MANILA, Philippines - The government is hopeful election spending and public-private partnership (PPP) projects to be rolled out next year would help boost the economy grow past its 6-percent to 7-percent target in 2013, Budget Secretary Florencio Abad said on Monday.
Abad said in an interview after the proclamation of Liberal Party senatorial bets at Club Filipino in San Juan that the 2013 growth target did not factor in poll spending that year.
The budget chief made the statement when asked if growth in gross domestic product (GDP) may exceed the 6-percent to 7-percent target in 2013 because of the anticipated boost from election spending.
“We hope [it would]. Plus the rollout [of PPPs]. We hope that by that time, the US elections would have been done so the policy options of the US will become clearer, the fear of a fiscal cliff will be much less, so we don’t know. But we’re hopeful,” Abad said.
Responding to questions, Abad said President Aquino had grounds to be optimistic about GDP growth surpassing the 5-percent to 6-percent target this year, especially as half-year growth is already at 6.1 percent.
He said with “the preparations for the elections and then the rollout of the PPPs in the last quarter,” Mr. Aquino—who expressed confidence last week that GDP growth would exceed the target in 2012—“has firm basis for projecting something optimistic for this year.”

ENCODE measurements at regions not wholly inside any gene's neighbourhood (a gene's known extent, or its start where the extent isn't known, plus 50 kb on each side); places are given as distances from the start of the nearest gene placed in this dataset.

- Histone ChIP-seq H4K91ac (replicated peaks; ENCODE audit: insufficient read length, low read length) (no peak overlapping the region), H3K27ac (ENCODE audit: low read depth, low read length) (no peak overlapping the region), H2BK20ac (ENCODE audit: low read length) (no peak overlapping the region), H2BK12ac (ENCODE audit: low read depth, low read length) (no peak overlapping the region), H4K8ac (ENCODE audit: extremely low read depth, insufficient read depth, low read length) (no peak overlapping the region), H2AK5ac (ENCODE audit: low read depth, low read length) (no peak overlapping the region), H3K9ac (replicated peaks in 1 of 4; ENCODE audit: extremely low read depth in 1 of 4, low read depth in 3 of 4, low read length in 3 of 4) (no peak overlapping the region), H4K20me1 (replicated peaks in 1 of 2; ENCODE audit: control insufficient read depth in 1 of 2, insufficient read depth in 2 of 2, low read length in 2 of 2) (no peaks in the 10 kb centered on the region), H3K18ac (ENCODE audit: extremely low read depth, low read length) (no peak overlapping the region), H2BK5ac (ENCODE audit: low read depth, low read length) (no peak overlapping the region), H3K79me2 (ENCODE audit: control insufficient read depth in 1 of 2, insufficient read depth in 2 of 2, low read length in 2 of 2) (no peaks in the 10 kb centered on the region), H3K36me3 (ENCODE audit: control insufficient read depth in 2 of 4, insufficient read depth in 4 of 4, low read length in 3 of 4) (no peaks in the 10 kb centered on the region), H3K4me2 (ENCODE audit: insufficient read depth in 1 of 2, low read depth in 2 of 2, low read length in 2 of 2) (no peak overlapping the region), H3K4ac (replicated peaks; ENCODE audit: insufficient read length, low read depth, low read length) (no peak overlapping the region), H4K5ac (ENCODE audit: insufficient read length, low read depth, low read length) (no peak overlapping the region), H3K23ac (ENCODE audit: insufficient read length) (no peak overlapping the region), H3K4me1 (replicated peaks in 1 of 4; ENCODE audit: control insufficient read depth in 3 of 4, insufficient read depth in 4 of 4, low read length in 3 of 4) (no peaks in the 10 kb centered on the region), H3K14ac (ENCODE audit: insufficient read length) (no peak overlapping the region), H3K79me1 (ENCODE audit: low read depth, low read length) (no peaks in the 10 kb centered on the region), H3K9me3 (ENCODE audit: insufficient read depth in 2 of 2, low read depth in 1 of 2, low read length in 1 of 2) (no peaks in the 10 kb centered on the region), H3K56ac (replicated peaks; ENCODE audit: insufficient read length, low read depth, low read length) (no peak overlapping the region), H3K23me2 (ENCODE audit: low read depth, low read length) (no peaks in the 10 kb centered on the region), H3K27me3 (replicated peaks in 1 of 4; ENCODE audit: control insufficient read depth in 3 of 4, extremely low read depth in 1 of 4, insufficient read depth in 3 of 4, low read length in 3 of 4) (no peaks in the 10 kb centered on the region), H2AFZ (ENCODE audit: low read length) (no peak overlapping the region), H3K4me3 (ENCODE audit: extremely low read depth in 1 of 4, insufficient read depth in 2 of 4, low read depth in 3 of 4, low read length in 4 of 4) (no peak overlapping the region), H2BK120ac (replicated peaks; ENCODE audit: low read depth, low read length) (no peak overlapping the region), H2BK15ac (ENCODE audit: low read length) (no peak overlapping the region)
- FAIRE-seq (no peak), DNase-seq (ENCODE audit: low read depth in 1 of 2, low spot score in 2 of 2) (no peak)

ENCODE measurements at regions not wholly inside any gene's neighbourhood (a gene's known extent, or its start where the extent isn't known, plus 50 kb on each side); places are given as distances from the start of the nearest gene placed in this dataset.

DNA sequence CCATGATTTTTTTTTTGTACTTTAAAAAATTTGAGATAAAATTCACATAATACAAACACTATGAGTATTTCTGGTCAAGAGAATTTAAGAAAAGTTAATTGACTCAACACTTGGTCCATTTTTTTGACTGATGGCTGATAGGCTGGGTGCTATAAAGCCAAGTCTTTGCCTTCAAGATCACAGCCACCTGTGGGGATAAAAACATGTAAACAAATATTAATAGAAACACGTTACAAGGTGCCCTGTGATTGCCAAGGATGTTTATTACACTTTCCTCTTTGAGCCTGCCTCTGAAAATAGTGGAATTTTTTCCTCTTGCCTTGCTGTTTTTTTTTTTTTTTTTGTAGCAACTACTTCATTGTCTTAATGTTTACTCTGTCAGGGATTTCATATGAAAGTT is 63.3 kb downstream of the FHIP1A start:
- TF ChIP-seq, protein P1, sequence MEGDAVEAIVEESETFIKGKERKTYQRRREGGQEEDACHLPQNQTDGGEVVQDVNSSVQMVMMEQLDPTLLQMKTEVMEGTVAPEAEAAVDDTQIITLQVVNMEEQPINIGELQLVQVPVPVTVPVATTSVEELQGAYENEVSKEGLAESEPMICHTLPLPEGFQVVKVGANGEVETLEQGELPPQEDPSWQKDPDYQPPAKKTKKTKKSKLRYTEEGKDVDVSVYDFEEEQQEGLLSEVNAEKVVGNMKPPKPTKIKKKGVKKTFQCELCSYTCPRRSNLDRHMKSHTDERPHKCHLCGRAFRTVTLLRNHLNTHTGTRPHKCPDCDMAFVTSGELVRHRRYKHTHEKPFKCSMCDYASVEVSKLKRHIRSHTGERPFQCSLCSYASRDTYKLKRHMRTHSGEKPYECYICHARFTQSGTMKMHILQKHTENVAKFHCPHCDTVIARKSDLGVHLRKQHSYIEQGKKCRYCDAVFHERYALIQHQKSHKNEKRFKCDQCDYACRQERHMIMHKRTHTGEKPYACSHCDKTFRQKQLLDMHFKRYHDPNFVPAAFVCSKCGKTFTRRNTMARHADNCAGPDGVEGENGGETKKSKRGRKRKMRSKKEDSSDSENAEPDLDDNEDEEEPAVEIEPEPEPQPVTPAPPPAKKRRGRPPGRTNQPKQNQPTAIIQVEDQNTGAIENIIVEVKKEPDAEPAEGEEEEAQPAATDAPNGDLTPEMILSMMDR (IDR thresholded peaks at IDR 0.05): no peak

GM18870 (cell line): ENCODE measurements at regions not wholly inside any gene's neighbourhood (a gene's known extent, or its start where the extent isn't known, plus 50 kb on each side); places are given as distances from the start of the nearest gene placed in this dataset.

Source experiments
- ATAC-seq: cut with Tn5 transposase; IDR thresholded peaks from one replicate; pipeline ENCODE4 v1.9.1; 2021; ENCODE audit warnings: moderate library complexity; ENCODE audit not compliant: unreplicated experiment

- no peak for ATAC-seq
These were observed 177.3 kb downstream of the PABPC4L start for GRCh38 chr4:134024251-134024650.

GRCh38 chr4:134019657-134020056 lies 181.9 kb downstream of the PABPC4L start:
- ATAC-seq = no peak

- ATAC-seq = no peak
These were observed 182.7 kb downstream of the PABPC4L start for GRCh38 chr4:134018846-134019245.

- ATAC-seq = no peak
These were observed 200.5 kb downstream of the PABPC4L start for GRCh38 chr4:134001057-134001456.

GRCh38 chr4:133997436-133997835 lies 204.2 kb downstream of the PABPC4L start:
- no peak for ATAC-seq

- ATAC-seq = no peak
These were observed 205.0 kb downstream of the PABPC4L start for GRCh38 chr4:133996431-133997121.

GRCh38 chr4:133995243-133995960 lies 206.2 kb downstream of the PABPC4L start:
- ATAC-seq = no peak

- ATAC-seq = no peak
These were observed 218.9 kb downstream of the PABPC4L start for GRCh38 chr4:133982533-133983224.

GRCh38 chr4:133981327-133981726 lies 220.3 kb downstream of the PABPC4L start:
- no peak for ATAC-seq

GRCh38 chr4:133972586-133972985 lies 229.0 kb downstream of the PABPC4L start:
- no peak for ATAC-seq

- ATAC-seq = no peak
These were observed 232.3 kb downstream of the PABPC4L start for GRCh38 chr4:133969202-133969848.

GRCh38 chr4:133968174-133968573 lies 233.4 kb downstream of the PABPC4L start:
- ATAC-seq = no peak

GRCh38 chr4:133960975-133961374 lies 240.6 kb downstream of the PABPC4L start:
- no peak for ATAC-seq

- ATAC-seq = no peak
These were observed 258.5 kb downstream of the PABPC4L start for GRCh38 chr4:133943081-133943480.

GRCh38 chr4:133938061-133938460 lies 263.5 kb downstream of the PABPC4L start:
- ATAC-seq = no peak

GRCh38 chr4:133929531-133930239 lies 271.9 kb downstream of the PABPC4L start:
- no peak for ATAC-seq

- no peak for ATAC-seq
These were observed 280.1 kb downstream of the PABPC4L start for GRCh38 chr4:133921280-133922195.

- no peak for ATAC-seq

“Christmas is usually the time when the holiday and campaigning mix, hence the rush of spending for Christmas and the preparations for the elections will further boost the economy,” Abad said.
He also pointed to global indices in terms Philippine competitiveness, ease of doing business and transparency.
“I just came from New York in a conference and everybody is looking toward the Philippines especially here in Asia. So I think whereas before, the response of the investing public has been slow, lately it has really been picking up very fast and I think you add that to what is happening right now domestically and I think you have basis for being optimistic,” Abad said.
But for now, he said, the government would “just want to be able to achieve the target, at least the high end” for this year.